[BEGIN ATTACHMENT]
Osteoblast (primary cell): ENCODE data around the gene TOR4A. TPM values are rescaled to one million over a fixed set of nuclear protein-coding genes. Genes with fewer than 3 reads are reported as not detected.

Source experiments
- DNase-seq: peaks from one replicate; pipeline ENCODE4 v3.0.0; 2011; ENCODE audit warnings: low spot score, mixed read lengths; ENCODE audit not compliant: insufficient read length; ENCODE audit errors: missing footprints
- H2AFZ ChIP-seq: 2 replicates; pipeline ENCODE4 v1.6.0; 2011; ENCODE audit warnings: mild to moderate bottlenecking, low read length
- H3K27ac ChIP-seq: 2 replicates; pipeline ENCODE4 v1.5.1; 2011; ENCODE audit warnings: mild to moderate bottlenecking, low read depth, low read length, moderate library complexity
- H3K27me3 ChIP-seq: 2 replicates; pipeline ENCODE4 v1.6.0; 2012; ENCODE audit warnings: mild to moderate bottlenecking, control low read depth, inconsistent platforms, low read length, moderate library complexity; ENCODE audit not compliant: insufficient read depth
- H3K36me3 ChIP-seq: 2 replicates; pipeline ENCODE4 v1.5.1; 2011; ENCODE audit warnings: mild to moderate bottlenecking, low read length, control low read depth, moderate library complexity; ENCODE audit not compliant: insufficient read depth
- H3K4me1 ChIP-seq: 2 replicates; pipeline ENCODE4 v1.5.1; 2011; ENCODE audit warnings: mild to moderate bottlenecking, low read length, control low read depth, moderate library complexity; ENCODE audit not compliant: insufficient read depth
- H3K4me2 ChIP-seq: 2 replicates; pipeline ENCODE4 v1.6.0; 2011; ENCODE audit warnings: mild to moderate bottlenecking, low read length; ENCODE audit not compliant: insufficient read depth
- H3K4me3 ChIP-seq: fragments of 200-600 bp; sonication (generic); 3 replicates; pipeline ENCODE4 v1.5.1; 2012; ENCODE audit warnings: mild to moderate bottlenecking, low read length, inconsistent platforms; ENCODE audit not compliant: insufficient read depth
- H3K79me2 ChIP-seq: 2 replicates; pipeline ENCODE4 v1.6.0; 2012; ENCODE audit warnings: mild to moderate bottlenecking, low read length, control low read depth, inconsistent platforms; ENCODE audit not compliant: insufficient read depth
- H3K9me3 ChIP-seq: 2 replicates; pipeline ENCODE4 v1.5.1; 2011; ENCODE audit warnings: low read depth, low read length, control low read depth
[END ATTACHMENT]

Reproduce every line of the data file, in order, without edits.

Osteoblast (primary cell): ENCODE data around the gene TOR4A. TPM values are rescaled to one million over a fixed set of nuclear protein-coding genes. Genes with fewer than 3 reads are reported as not detected.

Source experiments
- DNase-seq: peaks from one replicate; pipeline ENCODE4 v3.0.0; 2011; ENCODE audit warnings: low spot score, mixed read lengths; ENCODE audit not compliant: insufficient read length; ENCODE audit errors: missing footprints
- H2AFZ ChIP-seq: 2 replicates; pipeline ENCODE4 v1.6.0; 2011; ENCODE audit warnings: mild to moderate bottlenecking, low read length
- H3K27ac ChIP-seq: 2 replicates; pipeline ENCODE4 v1.5.1; 2011; ENCODE audit warnings: mild to moderate bottlenecking, low read depth, low read length, moderate library complexity
- H3K27me3 ChIP-seq: 2 replicates; pipeline ENCODE4 v1.6.0; 2012; ENCODE audit warnings: mild to moderate bottlenecking, control low read depth, inconsistent platforms, low read length, moderate library complexity; ENCODE audit not compliant: insufficient read depth
- H3K36me3 ChIP-seq: 2 replicates; pipeline ENCODE4 v1.5.1; 2011; ENCODE audit warnings: mild to moderate bottlenecking, low read length, control low read depth, moderate library complexity; ENCODE audit not compliant: insufficient read depth
- H3K4me1 ChIP-seq: 2 replicates; pipeline ENCODE4 v1.5.1; 2011; ENCODE audit warnings: mild to moderate bottlenecking, low read length, control low read depth, moderate library complexity; ENCODE audit not compliant: insufficient read depth
- H3K4me2 ChIP-seq: 2 replicates; pipeline ENCODE4 v1.6.0; 2011; ENCODE audit warnings: mild to moderate bottlenecking, low read length; ENCODE audit not compliant: insufficient read depth
- H3K4me3 ChIP-seq: fragments of 200-600 bp; sonication (generic); 3 replicates; pipeline ENCODE4 v1.5.1; 2012; ENCODE audit warnings: mild to moderate bottlenecking, low read length, inconsistent platforms; ENCODE audit not compliant: insufficient read depth
- H3K79me2 ChIP-seq: 2 replicates; pipeline ENCODE4 v1.6.0; 2012; ENCODE audit warnings: mild to moderate bottlenecking, low read length, control low read depth, inconsistent platforms; ENCODE audit not compliant: insufficient read depth
- H3K9me3 ChIP-seq: 2 replicates; pipeline ENCODE4 v1.5.1; 2011; ENCODE audit warnings: low read depth, low read length, control low read depth